A new national advertising campaign
will seek to influence employers to look beyond the four-year degree in hiring, with the message that a “paper ceiling
” holds back half the U.S. workforce.
The ads from Opportunity@Work and the Ad Council
are slated to start running in September. With slick production and some big corporate partners, including Walmart and Google, the campaign is designed to nudge hiring managers across the country to make good on the growing number of pledges from company C-suites
, state capitals
, and the White House
to drop barriers for skilled job seekers who lack bachelor’s degrees.
This group of more than 70M Americans
includes community college graduates, experienced workers, veterans of the U.S. military, and completers of job training programs or alternatives to college, according to the nonprofit Opportunity@Work. The ads will celebrate these workers, which the group says are skilled through alternative routes (STARs).
The campaign’s primary audience is employers, however. Byron Auguste
, Opportunity@Work’s CEO, says it will seek to redefine what it means to be a skilled worker.
“Companies like the ones we’re proud to call partners in this effort—and those we hope to join by this fall—can lead the way by tapping into skilled talent from a far wider range of backgrounds to do the work and solve the problems of our post-pandemic economy,” he says.
Research has found
that fewer job listings are calling for degrees. Yet the “emerging degree reset
” identified recently by the Burning Glass Institute is a complex picture
, with real but small changes beginning before the pandemic. Between 2017 and 2019, for example, the number of posted jobs for computer programmers requiring a bachelor’s dropped about 5 percent.
The unprecedented job market has upped the ante, as employers struggle to fill jobs while millions of frontline workers are finding better-paying and more stable roles.
Opportunity@Work argues that its push to drop degree requirements is about unlocking economic opportunity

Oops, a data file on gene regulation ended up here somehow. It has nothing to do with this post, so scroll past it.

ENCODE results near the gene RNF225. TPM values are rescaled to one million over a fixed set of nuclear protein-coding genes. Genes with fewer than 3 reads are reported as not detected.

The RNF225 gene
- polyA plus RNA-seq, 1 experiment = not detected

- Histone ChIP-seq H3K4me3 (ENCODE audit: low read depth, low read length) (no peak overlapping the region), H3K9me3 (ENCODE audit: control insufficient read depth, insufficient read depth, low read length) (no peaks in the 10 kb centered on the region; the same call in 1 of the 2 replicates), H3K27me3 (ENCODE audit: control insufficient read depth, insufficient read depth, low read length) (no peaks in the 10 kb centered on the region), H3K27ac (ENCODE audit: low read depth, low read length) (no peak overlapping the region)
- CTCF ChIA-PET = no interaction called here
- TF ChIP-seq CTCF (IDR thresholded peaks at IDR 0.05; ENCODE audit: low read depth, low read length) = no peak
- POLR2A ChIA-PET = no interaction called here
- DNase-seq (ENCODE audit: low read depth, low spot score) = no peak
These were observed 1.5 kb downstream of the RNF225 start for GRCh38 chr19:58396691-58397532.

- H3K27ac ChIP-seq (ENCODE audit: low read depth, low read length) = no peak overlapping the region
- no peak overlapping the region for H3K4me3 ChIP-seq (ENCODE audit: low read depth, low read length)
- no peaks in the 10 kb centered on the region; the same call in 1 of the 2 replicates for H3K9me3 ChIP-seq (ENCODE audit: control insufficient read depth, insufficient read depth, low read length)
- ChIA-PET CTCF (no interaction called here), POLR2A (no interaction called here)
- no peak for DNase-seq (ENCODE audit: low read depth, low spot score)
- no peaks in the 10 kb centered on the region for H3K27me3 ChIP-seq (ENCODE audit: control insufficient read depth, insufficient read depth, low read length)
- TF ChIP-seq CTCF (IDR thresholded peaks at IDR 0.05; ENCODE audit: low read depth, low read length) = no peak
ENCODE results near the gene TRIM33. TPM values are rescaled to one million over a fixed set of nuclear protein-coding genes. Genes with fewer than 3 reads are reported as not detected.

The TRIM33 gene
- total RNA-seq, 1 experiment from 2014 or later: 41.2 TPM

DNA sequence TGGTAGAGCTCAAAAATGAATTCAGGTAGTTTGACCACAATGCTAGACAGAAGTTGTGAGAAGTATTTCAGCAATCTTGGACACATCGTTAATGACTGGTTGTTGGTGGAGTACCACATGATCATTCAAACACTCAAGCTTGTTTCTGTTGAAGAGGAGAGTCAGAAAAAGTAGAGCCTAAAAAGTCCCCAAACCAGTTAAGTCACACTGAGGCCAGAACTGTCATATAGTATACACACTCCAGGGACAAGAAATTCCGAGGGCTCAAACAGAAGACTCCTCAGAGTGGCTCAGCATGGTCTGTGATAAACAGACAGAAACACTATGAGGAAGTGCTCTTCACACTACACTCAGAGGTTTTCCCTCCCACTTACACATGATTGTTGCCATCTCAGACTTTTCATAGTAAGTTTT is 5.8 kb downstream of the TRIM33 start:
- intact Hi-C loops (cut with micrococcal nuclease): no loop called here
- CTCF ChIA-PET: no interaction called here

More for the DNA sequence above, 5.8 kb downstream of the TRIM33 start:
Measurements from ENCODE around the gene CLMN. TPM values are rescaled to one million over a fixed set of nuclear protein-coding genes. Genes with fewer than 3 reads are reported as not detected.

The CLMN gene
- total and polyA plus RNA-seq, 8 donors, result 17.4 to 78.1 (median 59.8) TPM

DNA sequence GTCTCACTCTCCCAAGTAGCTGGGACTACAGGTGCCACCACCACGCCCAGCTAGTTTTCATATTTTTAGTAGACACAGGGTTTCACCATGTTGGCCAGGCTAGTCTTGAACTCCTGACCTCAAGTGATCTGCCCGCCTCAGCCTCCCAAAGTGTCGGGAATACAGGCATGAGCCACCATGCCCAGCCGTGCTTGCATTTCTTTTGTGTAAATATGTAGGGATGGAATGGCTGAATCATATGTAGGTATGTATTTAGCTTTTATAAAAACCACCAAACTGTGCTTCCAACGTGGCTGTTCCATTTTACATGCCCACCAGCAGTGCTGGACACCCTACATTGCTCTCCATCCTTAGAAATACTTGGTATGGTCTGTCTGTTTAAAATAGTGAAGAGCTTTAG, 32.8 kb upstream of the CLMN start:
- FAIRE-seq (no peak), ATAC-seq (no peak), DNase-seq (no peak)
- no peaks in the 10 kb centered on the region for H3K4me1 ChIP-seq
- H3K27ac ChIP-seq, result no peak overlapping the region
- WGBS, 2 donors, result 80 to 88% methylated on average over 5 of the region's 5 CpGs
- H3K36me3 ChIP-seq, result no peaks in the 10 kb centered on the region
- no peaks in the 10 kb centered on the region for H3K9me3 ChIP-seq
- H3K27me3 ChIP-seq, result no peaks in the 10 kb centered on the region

for more Americans—most Black, Latino, and rural workers are STARs—and it’s not intended to steer people away from college.
“If we want to rebuild economic mobility, we must see both college and ‘alternative routes’ as viable ways to build a thriving labor force and a path to the middle class,” Kate Naranjo
, director of the STARs Policy Project for the group, wrote in a recent essay for Work Shift.
The shifting narrative around higher education and its trendy but boutique alternatives—such as apprenticeships, bootcamps, or certificates from Big Tech companies—was a central theme of discussions at JFF’s meeting
in New Orleans, where the ad campaign was announced.
Many conference attendees were both excited and daunted by the work of trying to open up pathways to good jobs for Americans from lower-income backgrounds—a wicked problem
with tentacles that reach into many of society’s challenges. The failing U.S. childcare system
, for example, contributes to educational and workforce inequity, with no fix in sight.
Most parents want their children to attend a four-year college, and people often are skeptical about alternative routes.
Likewise, big companies that are trying to improve how they hire or educate and train employees from underserved backgrounds tend to be tight-lipped about those efforts—another theme that emerged at JFF’s conference.
But it’s a safe bet that the energy around skills-based hiring and alternatives to the four-year degree will continue to build over the next couple years.
The Kicker: “We’re not telling young people to beat the odds. We’re trying to change the odds,” said one conference attendee.